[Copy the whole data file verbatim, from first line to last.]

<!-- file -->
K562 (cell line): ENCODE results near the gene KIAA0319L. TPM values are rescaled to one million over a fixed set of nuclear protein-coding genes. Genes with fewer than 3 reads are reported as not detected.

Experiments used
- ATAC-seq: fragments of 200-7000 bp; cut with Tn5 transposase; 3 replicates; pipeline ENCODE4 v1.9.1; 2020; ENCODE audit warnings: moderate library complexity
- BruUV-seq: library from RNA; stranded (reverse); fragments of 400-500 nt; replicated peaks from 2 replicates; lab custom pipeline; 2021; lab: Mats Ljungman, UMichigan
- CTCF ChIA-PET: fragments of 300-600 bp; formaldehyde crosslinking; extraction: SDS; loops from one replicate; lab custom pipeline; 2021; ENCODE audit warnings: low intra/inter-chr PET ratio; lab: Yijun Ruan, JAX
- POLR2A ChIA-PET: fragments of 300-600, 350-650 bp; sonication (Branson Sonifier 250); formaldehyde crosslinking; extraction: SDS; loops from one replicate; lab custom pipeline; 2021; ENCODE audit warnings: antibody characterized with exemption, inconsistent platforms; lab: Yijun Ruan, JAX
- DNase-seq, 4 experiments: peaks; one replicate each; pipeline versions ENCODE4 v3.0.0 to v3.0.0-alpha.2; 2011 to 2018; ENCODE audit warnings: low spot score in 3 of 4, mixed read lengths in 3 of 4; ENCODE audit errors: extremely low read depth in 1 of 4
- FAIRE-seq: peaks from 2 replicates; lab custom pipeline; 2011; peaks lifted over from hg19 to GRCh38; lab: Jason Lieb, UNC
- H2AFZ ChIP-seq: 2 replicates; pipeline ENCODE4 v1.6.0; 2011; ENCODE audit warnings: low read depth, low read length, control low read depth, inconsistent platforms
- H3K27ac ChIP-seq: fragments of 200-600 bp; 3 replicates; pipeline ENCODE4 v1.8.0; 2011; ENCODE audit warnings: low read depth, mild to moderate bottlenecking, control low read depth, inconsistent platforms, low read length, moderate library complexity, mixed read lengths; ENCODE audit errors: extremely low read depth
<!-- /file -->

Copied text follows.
K562 (cell line): ENCODE results near the gene KIAA0319L. TPM values are rescaled to one million over a fixed set of nuclear protein-coding genes. Genes with fewer than 3 reads are reported as not detected.

Experiments used
- ATAC-seq: fragments of 200-7000 bp; cut with Tn5 transposase; 3 replicates; pipeline ENCODE4 v1.9.1; 2020; ENCODE audit warnings: moderate library complexity
- BruUV-seq: library from RNA; stranded (reverse); fragments of 400-500 nt; replicated peaks from 2 replicates; lab custom pipeline; 2021; lab: Mats Ljungman, UMichigan
- CTCF ChIA-PET: fragments of 300-600 bp; formaldehyde crosslinking; extraction: SDS; loops from one replicate; lab custom pipeline; 2021; ENCODE audit warnings: low intra/inter-chr PET ratio; lab: Yijun Ruan, JAX
- POLR2A ChIA-PET: fragments of 300-600, 350-650 bp; sonication (Branson Sonifier 250); formaldehyde crosslinking; extraction: SDS; loops from one replicate; lab custom pipeline; 2021; ENCODE audit warnings: antibody characterized with exemption, inconsistent platforms; lab: Yijun Ruan, JAX
- DNase-seq, 4 experiments: peaks; one replicate each; pipeline versions ENCODE4 v3.0.0 to v3.0.0-alpha.2; 2011 to 2018; ENCODE audit warnings: low spot score in 3 of 4, mixed read lengths in 3 of 4; ENCODE audit errors: extremely low read depth in 1 of 4
- FAIRE-seq: peaks from 2 replicates; lab custom pipeline; 2011; peaks lifted over from hg19 to GRCh38; lab: Jason Lieb, UNC
- H2AFZ ChIP-seq: 2 replicates; pipeline ENCODE4 v1.6.0; 2011; ENCODE audit warnings: low read depth, low read length, control low read depth, inconsistent platforms
- H3K27ac ChIP-seq: fragments of 200-600 bp; 3 replicates; pipeline ENCODE4 v1.8.0; 2011; ENCODE audit warnings: low read depth, mild to moderate bottlenecking, control low read depth, inconsistent platforms, low read length, moderate library complexity, mixed read lengths; ENCODE audit errors: extremely low read depth